“Fear of something is at the root of hate for others, and hate within will eventually destroy the hater”. George Washington Carver
Like most of you, I am not a politician and in no way shape or form making policy decisions on weighty matters such as admitting refugees into our country or how many to admit – Syrian or otherwise. It is just not up to me. The government of the day here in Canada, having been given a strong mandate will be proceed unfettered as they welcome Syrian refugees of the equivalent population size the likes of Bradford Ontario and Okotoks Alberta. So whether or not one is in favour of the initiative is inconsequential and the question for us is what are we to do if on the off chance we encounter a Syrian refugee? After all, many of us in our populace of 35 million have never met someone from Bradford or Okotoks – I would therefore wager most of us will not meet even one of our newcomers from Syria. But “what if” we did? How does the thought of that make you feel? a question often posed and I witnessed first hand by noted Hungarian – Canadian Physician Dr. Gabor Maté who strongly links mind and body health.
Some of us will be fearful of the possible albeit unlikely encounter. We suspiciously walk about with trepidation and our visual and auditory senses acutely attuned to markers of their proximity. I have not met a Syrian refugee – but in the summer of 2014 I met a Syrian student while we were both observing a rather vulgar Gaza War protest in Calgary – like all such protests I attended that summer and there were several, antagonists and supporters from both sides were often taunting the opposing side with rude and racially motivated invectives.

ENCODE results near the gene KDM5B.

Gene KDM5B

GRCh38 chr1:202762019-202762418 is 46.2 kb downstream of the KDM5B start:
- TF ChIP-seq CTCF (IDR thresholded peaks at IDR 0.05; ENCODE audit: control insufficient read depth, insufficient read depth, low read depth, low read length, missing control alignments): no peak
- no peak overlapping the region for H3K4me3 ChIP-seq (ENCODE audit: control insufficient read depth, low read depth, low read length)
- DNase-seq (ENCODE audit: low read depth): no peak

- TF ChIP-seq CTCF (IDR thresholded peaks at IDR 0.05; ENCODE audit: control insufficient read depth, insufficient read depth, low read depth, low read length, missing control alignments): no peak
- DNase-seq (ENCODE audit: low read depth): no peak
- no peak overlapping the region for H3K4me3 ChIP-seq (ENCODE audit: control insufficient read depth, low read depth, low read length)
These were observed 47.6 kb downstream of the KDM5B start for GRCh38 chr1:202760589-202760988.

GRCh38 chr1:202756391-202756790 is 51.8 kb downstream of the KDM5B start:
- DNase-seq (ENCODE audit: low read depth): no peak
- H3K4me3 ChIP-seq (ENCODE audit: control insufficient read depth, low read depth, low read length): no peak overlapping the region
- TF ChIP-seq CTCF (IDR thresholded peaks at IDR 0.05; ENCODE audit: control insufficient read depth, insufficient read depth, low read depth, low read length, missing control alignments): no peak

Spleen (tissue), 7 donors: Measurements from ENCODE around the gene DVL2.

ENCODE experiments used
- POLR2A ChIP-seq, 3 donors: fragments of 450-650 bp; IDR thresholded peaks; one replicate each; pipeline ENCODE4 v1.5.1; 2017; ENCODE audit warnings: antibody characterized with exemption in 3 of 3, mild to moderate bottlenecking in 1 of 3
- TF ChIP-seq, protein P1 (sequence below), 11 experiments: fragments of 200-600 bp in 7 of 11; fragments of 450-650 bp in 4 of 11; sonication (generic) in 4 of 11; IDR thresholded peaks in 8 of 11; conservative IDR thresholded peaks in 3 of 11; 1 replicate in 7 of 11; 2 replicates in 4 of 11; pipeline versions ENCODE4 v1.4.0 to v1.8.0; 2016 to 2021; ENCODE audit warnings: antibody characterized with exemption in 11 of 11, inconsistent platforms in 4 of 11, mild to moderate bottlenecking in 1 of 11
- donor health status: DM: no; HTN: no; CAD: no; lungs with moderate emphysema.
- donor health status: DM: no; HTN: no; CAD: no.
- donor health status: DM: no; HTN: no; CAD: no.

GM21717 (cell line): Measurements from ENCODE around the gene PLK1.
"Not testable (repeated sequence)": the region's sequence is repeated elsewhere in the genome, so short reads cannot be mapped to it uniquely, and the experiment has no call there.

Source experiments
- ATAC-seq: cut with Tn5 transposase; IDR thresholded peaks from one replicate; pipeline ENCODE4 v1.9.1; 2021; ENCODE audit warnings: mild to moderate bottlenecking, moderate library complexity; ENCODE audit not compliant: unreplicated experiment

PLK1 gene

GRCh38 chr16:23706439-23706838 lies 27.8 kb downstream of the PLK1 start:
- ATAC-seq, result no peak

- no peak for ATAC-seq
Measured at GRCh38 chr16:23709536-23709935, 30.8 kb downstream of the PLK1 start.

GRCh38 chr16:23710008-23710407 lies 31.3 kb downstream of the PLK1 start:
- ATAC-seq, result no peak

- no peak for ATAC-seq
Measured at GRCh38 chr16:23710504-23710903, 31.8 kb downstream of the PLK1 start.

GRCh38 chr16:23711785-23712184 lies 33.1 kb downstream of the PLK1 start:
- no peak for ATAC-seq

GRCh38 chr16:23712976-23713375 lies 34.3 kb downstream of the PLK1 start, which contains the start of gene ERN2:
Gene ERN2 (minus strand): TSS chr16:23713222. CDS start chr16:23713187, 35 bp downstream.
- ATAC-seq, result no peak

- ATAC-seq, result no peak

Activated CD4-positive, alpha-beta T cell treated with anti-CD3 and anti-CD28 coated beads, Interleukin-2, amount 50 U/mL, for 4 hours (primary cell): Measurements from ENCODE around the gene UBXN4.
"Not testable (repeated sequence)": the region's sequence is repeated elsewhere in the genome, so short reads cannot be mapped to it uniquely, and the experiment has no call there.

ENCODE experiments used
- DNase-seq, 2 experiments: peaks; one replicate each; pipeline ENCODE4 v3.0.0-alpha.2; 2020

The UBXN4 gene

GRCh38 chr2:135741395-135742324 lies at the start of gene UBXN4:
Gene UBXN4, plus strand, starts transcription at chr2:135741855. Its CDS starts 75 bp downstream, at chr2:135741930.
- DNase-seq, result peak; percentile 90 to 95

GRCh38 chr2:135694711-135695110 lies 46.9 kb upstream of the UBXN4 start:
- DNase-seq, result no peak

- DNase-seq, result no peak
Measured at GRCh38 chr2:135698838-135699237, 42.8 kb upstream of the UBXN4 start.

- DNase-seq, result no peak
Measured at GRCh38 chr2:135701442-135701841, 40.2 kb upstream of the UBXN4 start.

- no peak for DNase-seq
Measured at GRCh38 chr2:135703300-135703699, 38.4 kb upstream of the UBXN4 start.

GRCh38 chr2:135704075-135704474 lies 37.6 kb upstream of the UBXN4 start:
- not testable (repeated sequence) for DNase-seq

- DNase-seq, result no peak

I decided to move out of direct fire and found a seat on a short cement wall a few metres away. Beside me were two young men of colour. I began a conversation with them about how crazy all this was. They smiled politely. I told them I was just visiting here on business and that I was Jewish but didn’t like these demonstrations. I extended my hand to them and introduced myself.
They each shook my hand; I noticed, however, reluctantly and cautiously.
I asked them how they came to be here.
They looked at each other. “We are friends with the Philistinia,” one said in a heavy Middle Eastern accent.
I asked if they were students; one said he was in a local college and the other was at university. I asked them where they were from. One from Somalia and the other, the one sitting beside me, was from Syria. The Syrian had spectacularly handsome features. I asked them how they liked studying in Calgary; they both nodded. It was very enjoyable, they said. I asked them if they have been able to do any travelling. They said yes, they went to the Kananaskis area.
“You like the mountains? I love them.”
The Syrian’s face positively lit up. “I too love the mountains.” We talked about how Canada’s mountains compared to Syria’s. His Somalian friend smiled and said that he found our mountains very big. “Beautiful but very big.”
“Too big?” I asked jokingly. “What about skiing?”
He put up his hands. “No. Not for me!” We all laughed.
We spoke some more about the mountains; we talked a bit about life in Canada. About their futures and what they wanted to do when they matriculated from university.
Finally it was time to go. I noticed the rally had broken up and mostly all that remained were a few stragglers who looked like they had no place better to go; some police officers lingered in small groups and some city workers showed up to carry away the barricades.
I said good-by to my young friends. We smiled warmly at one another and I noticed when we shook hands the grip was deliberate, firm and came with broad warm smiles. *
Did we solve anything – did war and terrorism end after our conversation? Of course not. But perhaps amongst the three of us we accomplished something – I will let you ponder what that might be … But it felt good.
* From Us versus Us. An Intimate Journey of Letters and Walls, by Stuart Lewis